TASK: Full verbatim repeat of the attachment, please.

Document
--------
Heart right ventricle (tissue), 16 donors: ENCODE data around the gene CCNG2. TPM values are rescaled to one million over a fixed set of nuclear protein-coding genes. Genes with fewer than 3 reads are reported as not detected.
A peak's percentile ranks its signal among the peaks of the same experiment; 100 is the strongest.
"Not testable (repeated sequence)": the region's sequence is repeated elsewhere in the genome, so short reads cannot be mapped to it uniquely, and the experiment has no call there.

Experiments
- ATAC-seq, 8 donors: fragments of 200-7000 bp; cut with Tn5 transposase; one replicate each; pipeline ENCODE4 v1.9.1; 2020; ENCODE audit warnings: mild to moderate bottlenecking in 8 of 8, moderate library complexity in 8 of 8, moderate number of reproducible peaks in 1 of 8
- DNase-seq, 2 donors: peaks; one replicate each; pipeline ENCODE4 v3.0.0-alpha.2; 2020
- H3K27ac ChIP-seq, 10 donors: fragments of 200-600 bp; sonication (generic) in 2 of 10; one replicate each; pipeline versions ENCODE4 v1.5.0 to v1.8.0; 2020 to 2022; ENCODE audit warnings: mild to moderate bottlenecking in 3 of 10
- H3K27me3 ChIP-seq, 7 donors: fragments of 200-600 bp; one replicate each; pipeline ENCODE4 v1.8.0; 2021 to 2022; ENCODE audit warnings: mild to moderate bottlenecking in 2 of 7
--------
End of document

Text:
Heart right ventricle (tissue), 16 donors: ENCODE data around the gene CCNG2. TPM values are rescaled to one million over a fixed set of nuclear protein-coding genes. Genes with fewer than 3 reads are reported as not detected.
A peak's percentile ranks its signal among the peaks of the same experiment; 100 is the strongest.
"Not testable (repeated sequence)": the region's sequence is repeated elsewhere in the genome, so short reads cannot be mapped to it uniquely, and the experiment has no call there.

Experiments
- ATAC-seq, 8 donors: fragments of 200-7000 bp; cut with Tn5 transposase; one replicate each; pipeline ENCODE4 v1.9.1; 2020; ENCODE audit warnings: mild to moderate bottlenecking in 8 of 8, moderate library complexity in 8 of 8, moderate number of reproducible peaks in 1 of 8
- DNase-seq, 2 donors: peaks; one replicate each; pipeline ENCODE4 v3.0.0-alpha.2; 2020
- H3K27ac ChIP-seq, 10 donors: fragments of 200-600 bp; sonication (generic) in 2 of 10; one replicate each; pipeline versions ENCODE4 v1.5.0 to v1.8.0; 2020 to 2022; ENCODE audit warnings: mild to moderate bottlenecking in 3 of 10
- H3K27me3 ChIP-seq, 7 donors: fragments of 200-600 bp; one replicate each; pipeline ENCODE4 v1.8.0; 2021 to 2022; ENCODE audit warnings: mild to moderate bottlenecking in 2 of 7